Age-related macular degeneration (AMD) is a leading cause of blindness for which treatment options are limited, the macula is responsible for detailed, fine central vision and is located at the center of the retina. Researchers at the Harvard medical school, have just released a major study that points to a close association between the development of AMD and the consumption of certain fats. The major contributors to the increased risk were high intake of linolenic acid and trans fatty acids with a 35 percent increased risk of AMD. In contrast, a high intake of docsahexaenoic acid (DHA), a main component of marine oils was found to lower the risk of AMD by about 30 percent.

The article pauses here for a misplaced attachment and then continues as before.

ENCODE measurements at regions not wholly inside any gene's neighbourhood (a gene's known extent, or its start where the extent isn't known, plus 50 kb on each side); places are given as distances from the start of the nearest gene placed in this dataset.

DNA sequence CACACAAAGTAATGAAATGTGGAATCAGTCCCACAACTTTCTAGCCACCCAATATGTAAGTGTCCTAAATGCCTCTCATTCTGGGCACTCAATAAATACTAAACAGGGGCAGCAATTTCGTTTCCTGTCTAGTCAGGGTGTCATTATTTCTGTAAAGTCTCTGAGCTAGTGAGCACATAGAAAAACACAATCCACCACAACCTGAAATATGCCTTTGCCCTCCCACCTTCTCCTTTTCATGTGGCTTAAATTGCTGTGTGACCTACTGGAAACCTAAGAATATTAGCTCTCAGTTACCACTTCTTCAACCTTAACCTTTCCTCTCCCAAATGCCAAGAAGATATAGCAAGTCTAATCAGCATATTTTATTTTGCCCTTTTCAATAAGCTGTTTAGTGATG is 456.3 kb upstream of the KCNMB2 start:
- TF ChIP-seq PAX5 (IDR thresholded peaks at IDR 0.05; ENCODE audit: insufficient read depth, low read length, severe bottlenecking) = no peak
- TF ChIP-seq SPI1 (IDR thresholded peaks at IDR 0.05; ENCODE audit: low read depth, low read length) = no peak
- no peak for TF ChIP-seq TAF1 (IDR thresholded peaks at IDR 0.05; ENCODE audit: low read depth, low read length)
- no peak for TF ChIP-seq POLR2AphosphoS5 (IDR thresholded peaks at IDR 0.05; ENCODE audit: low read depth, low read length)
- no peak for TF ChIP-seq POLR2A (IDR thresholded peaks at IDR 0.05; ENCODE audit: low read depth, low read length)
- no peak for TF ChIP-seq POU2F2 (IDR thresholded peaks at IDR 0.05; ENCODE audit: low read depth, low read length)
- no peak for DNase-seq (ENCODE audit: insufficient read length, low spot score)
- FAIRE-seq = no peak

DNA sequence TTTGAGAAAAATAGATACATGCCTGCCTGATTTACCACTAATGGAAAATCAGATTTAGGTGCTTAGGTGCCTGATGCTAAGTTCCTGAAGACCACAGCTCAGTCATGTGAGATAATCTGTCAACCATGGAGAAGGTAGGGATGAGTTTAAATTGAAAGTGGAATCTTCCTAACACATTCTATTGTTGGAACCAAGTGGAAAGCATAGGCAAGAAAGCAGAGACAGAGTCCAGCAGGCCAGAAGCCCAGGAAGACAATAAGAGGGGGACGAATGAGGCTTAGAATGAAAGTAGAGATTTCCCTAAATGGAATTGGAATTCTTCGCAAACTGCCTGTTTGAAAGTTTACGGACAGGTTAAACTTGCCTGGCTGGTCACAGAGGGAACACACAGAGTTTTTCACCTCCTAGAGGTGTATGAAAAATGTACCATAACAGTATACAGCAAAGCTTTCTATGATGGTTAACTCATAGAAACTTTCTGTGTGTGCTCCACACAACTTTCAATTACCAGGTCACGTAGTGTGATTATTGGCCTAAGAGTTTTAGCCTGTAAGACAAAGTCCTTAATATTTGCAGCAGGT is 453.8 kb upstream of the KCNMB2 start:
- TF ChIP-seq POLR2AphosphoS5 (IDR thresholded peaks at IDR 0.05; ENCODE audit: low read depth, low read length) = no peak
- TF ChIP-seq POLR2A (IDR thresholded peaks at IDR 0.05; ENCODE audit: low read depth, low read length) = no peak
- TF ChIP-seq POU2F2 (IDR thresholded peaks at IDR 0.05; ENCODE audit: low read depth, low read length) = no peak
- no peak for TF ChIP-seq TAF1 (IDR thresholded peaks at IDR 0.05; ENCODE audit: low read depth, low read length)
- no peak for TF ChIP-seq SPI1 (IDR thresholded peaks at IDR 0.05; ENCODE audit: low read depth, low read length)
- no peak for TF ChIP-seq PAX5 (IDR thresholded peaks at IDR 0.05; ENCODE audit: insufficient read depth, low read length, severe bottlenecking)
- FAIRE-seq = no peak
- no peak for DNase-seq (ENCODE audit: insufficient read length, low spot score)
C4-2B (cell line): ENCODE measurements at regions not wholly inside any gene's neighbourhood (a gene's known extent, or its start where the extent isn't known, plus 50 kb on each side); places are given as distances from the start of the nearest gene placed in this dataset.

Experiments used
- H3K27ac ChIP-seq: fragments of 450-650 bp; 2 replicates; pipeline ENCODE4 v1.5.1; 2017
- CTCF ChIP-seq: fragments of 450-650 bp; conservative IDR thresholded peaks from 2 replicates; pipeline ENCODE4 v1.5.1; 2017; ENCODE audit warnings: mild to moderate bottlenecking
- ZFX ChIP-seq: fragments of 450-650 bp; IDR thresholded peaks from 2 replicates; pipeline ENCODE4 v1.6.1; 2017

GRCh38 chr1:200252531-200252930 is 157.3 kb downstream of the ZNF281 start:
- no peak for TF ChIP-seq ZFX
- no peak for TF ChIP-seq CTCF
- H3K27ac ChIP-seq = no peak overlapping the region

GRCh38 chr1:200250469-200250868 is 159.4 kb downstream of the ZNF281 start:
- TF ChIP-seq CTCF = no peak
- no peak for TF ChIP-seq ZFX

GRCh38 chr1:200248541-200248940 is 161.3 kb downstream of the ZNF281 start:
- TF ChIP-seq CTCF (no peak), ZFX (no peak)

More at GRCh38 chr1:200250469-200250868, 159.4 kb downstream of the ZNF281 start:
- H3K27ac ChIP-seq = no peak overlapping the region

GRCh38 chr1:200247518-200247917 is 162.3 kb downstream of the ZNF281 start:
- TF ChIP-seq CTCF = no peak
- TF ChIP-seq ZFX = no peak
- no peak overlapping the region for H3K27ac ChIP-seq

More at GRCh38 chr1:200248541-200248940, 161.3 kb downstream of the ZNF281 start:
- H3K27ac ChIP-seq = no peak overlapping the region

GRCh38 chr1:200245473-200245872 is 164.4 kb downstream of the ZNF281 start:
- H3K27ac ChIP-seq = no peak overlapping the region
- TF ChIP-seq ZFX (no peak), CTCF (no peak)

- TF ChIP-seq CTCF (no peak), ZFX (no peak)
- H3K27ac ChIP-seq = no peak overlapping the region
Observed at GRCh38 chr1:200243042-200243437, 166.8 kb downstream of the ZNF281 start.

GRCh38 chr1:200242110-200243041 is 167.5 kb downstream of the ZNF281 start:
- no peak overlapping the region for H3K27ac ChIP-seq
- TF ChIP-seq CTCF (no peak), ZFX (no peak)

During menopause, your ovarian function starts to decline, reducing your bodies production of estrogen by about two-thirds (your adrenal glands and fat cells make the remaining amount). During this time of rapid hormonal changes, your body's eicosanoids balance gets thrown off, giving rise to hot flashes and other discomforts. New evidence suggests that hot flashes may stem rapidly changing levels of eicosanoids and may be due in part to overproduction of the 'bad' eicosanoids PGE 2 series. One reason may be that the plunge in estrogen levels during menopause also leads to a corresponding increase in the production of insulin. The increase in insulin leads to increased production of Arachidonic acid, the building block of 'bad' eicosanoids such as the PGE 2 series. High doses of marine oil (omega 3 fatty acids) will reduce the production of eicosanoids by lowering the level of Arachidonic acid.